When hubby is working all day, if the wife isn’t also working outside the home, it seems a fair division of efforts—she plans and makes dinner, he goes to work to pay for it. Now that he’s home, it’s time to discuss a redistribution of household tasks before the wife becomes resentful. Otherwise, when he asks, “What’s for dinner?” he won’t understand why he gets a cold shoulder.

Usually, the wife needs to open the discussion on teamwork.

As I marinated those lamb chops, I thought I’ll have him barbeque them and put some veggies and bread on the grill. I won’t have to cook and have the mess to clean up. That’s teamwork.

I love my friend Anita’s advice to her daughters: “Never figure out how to use the BBQ. That’s the only freedom you’ll ever have from cooking.” I’ve taken that advice, 

After retirement, it’s imperative to pool efforts and work together as the team you became on your wedding day. Be creative and courteous with your suggestions and be sure to leave time for fun.

Sit down and talk about how to divide the household chores. Wives, he might not do everything the way you do it, and husbands, be patient as your wife gives up some of her domain.

Dave doesn’t cook, so I do the cooking, planning, and meal shopping. But he now sets the table, empties the dishwasher, does the dishes, takes out the trash, occasionally stirs a pot on the stove, and is great at barbequing—especially at Thanksgiving when Dave BBQs the turkey—what a blessing for us both!

His real forte is helping me in my ministry with his computer and technical skills to make business cards, create PowerPoints and more—he’s really good at it, and he enjoys these creative ventures.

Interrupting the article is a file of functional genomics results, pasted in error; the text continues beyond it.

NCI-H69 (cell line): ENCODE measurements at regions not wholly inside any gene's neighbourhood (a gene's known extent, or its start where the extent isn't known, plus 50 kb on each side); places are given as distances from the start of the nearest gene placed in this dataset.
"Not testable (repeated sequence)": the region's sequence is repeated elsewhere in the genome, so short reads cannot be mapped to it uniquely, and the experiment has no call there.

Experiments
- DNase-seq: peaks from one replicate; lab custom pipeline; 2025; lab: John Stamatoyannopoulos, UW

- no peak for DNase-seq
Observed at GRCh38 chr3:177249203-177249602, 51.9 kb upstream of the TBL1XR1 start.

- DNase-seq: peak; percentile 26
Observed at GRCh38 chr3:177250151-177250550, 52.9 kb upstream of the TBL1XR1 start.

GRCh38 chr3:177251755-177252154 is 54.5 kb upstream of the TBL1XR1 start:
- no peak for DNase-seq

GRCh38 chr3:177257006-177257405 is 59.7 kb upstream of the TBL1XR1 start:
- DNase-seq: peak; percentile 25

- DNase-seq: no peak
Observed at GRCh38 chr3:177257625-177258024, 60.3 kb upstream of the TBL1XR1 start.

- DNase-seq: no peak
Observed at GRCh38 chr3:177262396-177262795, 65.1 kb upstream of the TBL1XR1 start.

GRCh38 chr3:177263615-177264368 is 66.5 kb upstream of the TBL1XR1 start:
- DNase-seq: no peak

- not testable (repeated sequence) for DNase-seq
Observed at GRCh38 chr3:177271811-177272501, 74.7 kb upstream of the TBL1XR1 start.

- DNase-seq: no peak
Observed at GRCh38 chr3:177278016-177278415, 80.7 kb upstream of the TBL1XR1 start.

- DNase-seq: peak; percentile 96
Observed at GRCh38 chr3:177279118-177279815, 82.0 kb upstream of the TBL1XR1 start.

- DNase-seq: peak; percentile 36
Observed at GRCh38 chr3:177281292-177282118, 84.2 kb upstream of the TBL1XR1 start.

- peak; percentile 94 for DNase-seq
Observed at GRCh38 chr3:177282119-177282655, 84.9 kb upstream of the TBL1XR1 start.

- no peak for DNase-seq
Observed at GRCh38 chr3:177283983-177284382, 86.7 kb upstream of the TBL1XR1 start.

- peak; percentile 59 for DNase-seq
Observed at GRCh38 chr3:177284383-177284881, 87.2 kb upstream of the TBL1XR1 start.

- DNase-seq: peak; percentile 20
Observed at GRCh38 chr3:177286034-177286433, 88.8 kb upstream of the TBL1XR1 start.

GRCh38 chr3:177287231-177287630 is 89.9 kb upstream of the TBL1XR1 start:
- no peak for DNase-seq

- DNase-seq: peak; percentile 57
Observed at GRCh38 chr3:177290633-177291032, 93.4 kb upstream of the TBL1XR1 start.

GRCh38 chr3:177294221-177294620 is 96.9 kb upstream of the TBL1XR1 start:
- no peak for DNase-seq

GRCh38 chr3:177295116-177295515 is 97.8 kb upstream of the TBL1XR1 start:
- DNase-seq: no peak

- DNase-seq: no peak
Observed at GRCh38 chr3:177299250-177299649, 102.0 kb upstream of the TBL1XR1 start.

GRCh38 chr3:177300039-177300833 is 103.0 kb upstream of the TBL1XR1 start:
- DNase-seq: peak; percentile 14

Photo Credit: ©GettyImages/JonRiley

Grace prays together.

Grace prays together.

Submit every day to the Lord, and like Olga, pray for patience and grace. Pray together about your schedule and your plans and embrace each day as an opportunity to strengthen your relationships and communication with each other.

Even if you have similar personalities, God created men and women to be completely different creatures in communication styles and thought processes—and get this, wives—neither one is right or wrong. You don’t really want your husband to be exactly like you, do you? That would be terribly boring!

God wired us differently on purpose—not to frustrate us—but to help us complete each other. I love this quote from Nancy Cobb and Connie Grigsby in their book How to Get Your Husband to Listen to You: “Being wired differently from you doesn’t make your husband weird. It’s what makes him a man.”

Dave and I committed to putting Jesus Christ at the center of our marriage. When our differences are showing and we find ourselves at opposite poles on a topic, the only way we reach an agreement is to stop, pray, and ask Jesus to show us His way.

Submit to one another out of reverence for Christ. Ephesians 5:21


Some excerpts from Dear God, He’s Home!: A Woman’s Guide to Your Stay-at-Home Man used by permission from Leafwood Publishers

Janet Thompson is an international speaker, freelance editor, and award-winning author of 20 books.Her passion is to mentor other women in sharing their life experiences and God’s faithfulness, which is the subtitle of her latest release, Mentoring for All Seasons: Sharing Life Experiences and God’s Faithfulness.

Everyday Brave: Living Courageously as a Woman of Faith is due out September, 2019. She is also the author of Forsaken God?: Remembering the Goodness of God Our Culture Has Forgotten; The Team That Jesus Built; Dear God, Why Can’t I Have a Baby?Dear God They Say It’s Cancer;Dear God, He’s Home!;Praying for Your Prodigal Daughter; Face-to-Face Bible study Series; and Woman to Woman Mentoring: How to Start, Grow, & Maintain a Mentoring Ministry ResourcesJanet isthe founder of Woman to Woman Mentoring and About His Work Ministries.

Visit Janet and sign up for her weekly blog and free online newsletter at womantowomanmentoring.com.